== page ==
Milk, like buttermilk, is high in lactic acid, which may aid in the lightening of sunspots. The use of sour milk to treat skin discoloration has been proven to be effective.
Honey, which is high in antioxidants, has long been used in skincare products. When applied to the skin, it is thought to promote new cell growth and may help fade sunspots.
You can also remove sunspots on your face with a variety of over-the-counter topical creams that you can apply at home.
Look for glycolic acid, hydroxy acid, hydroquinone, kojic acid, or deoxyarbutin in your cream.
However, if you are too busy or do not want a home remedy, you can seek professional help.
Treatment by a Specialist on How to Repair Sun Damaged Skin
There are a few professional treatments that can either remove or significantly reduce the appearance of sunspots. All of these procedures should be carried out by a trained skincare professional.
Resurfacing with a laser beam
A wand-like device delivers light beams that remove sun-damaged skin layer by layer during laser resurfacing. In its place, new skin can grow.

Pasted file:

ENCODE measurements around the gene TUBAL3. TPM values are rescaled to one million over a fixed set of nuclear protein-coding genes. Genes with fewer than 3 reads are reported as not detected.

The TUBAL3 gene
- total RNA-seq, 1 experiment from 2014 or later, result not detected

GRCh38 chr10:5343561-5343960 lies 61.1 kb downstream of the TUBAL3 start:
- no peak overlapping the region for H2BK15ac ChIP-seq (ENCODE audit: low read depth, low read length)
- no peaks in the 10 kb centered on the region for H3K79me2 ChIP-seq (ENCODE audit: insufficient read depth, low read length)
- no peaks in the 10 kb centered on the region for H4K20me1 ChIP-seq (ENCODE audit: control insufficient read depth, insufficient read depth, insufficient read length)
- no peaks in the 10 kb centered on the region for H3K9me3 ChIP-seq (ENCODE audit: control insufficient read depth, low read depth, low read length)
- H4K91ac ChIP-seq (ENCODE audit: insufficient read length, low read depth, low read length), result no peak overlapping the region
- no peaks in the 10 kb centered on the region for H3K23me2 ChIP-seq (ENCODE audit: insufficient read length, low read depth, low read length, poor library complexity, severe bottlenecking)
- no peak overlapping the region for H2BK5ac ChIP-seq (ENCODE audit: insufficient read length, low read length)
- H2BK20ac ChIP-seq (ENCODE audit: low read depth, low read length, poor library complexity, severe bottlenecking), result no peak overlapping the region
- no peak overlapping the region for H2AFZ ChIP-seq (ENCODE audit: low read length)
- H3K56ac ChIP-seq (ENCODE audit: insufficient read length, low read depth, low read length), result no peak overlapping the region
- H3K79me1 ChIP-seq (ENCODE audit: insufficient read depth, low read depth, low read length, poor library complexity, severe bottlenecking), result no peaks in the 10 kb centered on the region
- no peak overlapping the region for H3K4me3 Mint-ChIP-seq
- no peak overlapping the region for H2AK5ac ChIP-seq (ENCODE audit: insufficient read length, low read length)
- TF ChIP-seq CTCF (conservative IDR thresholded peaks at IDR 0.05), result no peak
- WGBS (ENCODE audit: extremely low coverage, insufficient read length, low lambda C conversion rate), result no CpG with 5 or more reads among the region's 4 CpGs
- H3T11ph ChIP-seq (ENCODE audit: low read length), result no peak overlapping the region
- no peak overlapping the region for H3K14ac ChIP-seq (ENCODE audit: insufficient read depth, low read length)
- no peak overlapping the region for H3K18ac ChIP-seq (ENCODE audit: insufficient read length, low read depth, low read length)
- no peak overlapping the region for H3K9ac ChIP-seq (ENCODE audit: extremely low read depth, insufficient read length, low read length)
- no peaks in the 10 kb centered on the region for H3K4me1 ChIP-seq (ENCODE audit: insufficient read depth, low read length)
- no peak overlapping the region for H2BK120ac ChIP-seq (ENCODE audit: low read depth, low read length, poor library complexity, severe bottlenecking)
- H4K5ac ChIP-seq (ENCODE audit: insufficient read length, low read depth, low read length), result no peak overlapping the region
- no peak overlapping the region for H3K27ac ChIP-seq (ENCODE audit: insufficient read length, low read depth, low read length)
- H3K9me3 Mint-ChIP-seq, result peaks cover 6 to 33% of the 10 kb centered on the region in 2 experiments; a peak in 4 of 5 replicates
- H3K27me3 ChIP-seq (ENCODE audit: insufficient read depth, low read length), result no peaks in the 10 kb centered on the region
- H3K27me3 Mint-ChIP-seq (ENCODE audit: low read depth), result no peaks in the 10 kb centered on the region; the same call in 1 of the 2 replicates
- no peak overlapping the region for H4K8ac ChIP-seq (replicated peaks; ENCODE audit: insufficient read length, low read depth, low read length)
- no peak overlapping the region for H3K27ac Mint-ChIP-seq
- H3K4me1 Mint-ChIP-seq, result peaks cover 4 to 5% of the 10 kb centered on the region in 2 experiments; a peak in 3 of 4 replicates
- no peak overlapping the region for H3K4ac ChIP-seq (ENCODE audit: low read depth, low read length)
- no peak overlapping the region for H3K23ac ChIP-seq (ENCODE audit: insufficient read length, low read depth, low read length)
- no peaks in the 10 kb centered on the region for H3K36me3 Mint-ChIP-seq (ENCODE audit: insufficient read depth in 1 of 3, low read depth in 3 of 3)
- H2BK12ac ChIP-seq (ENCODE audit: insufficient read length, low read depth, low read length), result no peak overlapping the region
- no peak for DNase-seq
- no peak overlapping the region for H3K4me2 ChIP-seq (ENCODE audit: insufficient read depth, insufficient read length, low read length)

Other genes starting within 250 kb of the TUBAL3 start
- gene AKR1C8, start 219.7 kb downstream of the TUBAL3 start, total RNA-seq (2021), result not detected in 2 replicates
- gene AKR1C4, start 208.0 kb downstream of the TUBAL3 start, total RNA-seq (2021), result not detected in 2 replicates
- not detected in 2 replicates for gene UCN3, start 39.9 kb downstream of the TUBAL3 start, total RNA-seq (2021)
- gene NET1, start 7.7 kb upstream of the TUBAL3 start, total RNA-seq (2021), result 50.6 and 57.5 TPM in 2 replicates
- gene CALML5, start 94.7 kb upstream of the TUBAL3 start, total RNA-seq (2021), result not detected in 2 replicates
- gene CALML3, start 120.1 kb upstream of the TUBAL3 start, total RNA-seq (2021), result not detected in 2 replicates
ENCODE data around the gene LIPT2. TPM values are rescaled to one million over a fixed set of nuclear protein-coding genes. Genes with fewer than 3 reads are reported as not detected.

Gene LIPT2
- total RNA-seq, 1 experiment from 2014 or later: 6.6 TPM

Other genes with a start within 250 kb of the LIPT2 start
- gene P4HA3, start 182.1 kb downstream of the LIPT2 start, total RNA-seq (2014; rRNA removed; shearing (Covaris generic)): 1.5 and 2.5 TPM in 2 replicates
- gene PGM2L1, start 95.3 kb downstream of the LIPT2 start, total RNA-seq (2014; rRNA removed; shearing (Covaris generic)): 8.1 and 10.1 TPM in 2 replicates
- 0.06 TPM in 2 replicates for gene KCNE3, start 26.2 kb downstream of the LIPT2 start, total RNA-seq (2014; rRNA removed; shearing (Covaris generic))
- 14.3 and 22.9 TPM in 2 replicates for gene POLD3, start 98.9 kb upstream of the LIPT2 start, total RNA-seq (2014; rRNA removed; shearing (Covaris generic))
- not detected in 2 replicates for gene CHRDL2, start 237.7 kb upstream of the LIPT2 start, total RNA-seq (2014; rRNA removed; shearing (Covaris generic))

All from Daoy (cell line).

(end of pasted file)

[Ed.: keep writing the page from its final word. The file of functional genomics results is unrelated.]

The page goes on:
Depending on the number of sunspots to be treated, laser resurfacing of the face can take 30 minutes to two hours, and it takes 10 to 21 days for the body to heal.
Pulse light with strong intensity (IPL)
To target sunspots on the skin, IPL uses light pulses. This is accomplished by heating and destroying melanin, resulting in the removal of discolored spots.
IPL sessions are usually under 30 minutes long and cause little to no discomfort. The number of sessions required depends on the individual.
Sunspots and other skin lesions are removed with cryotherapy, which involves freezing them with liquid nitrogen.
Because it is less aggressive and less likely to cause blistering, nitrous oxide (rather than liquid nitrogen) can treat superficial dark spots such as sunspots. Cryotherapy is quick and painless.